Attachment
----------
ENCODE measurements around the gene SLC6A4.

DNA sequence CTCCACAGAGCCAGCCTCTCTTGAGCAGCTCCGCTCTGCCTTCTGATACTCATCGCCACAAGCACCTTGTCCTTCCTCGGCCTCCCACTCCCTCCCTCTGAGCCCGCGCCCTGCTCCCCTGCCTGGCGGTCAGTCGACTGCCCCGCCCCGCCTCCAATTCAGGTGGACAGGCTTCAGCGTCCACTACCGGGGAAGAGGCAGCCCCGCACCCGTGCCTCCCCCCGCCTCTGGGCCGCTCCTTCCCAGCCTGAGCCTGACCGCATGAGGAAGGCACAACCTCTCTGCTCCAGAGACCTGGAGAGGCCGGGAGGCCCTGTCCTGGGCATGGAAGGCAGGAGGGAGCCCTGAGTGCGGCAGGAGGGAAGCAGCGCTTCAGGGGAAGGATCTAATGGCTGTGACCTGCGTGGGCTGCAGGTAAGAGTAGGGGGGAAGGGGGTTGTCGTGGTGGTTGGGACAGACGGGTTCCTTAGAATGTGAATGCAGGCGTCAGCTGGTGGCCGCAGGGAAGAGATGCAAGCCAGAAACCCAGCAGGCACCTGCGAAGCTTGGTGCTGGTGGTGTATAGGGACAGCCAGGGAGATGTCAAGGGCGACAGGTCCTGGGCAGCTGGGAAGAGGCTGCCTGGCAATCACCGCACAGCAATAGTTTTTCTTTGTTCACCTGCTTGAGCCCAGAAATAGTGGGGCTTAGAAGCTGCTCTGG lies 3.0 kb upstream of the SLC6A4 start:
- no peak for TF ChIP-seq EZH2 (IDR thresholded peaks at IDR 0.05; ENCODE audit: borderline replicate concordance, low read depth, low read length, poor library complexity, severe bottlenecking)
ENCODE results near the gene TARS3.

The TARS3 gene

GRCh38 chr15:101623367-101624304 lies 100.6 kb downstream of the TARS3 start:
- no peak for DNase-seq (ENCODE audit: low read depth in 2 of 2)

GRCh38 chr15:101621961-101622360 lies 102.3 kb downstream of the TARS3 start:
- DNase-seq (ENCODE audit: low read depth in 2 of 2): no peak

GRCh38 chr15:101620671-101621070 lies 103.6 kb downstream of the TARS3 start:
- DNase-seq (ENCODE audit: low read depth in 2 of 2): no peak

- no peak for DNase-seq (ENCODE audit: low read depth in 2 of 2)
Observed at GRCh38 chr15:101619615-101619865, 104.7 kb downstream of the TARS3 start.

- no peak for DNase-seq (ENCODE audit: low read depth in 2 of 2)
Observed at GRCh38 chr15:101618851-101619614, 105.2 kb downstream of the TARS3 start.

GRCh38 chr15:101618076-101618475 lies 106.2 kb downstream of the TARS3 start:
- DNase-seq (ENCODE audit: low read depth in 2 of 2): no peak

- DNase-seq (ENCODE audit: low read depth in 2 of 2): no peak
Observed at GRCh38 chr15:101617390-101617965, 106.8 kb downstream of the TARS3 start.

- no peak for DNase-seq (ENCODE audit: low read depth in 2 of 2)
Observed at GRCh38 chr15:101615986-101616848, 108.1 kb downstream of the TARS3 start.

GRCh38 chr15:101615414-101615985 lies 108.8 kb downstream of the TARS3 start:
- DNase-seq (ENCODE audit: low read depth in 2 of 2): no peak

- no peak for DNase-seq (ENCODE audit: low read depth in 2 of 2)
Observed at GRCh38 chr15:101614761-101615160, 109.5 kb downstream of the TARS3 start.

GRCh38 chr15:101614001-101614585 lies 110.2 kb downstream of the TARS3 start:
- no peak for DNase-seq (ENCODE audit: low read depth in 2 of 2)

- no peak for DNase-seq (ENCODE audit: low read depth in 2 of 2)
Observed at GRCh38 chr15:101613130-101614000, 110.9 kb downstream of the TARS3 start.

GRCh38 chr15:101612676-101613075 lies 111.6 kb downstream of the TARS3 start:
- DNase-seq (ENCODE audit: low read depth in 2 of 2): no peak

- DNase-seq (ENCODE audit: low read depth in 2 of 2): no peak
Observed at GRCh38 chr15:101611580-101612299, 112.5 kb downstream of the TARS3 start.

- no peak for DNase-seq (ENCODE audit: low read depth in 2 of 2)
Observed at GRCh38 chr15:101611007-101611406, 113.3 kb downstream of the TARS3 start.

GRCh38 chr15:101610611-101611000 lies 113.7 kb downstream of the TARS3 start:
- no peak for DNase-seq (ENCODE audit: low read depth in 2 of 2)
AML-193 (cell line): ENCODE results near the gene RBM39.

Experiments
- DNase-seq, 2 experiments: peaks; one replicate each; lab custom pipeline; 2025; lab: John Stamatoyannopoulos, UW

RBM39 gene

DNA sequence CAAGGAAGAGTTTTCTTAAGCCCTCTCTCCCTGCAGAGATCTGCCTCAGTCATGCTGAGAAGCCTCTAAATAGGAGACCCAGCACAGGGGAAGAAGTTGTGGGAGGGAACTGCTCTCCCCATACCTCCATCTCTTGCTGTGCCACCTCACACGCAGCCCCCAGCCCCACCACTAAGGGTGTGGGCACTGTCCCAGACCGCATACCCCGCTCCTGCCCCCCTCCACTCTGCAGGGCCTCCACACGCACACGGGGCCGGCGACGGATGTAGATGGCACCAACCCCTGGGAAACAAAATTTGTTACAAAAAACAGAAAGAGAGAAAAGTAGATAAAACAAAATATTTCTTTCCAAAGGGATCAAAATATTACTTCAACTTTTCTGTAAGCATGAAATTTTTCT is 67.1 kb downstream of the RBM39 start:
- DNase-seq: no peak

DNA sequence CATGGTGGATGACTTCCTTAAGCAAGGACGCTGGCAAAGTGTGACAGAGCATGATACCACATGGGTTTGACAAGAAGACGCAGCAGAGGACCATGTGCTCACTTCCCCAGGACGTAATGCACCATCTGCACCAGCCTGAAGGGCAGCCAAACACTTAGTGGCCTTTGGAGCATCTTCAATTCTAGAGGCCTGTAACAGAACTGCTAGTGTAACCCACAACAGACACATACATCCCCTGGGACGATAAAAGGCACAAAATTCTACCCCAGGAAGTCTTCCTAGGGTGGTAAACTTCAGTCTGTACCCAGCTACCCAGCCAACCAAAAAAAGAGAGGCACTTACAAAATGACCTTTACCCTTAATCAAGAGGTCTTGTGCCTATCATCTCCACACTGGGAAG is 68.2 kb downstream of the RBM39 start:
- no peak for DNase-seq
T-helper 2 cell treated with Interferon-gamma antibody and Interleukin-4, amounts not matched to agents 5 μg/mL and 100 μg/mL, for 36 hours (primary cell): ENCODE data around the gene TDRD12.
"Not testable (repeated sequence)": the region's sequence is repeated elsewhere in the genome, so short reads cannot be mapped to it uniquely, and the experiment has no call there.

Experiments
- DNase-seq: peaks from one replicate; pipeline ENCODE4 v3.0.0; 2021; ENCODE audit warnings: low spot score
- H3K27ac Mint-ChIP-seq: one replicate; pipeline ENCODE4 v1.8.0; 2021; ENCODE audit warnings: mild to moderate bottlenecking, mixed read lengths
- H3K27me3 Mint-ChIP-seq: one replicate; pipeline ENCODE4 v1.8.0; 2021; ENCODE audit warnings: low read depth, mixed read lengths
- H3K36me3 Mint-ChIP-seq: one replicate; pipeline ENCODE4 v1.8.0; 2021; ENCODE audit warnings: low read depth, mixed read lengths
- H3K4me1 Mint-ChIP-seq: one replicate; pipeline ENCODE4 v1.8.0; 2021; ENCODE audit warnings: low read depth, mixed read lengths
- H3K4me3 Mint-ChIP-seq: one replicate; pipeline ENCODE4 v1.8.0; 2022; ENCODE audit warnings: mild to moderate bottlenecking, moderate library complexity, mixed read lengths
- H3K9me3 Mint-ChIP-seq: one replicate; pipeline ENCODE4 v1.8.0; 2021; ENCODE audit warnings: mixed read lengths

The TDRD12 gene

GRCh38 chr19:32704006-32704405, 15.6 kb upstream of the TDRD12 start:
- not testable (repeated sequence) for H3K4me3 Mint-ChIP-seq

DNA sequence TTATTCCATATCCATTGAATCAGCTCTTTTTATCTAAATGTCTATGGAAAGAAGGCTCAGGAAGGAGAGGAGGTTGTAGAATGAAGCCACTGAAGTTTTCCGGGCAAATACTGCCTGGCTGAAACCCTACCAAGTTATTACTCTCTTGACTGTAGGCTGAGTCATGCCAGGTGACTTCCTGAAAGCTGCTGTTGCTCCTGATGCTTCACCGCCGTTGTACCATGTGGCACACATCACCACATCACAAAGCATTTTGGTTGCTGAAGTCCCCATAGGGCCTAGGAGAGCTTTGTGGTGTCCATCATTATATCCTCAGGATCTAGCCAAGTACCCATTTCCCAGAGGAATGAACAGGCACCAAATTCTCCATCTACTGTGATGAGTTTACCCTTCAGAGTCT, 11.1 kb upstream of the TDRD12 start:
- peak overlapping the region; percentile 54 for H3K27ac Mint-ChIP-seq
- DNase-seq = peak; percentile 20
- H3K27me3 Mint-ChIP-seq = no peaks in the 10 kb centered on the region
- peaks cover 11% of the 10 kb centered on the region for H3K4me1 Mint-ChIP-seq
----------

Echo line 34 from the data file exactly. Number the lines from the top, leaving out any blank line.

- no peak for DNase-seq (ENCODE audit: low read depth in 2 of 2)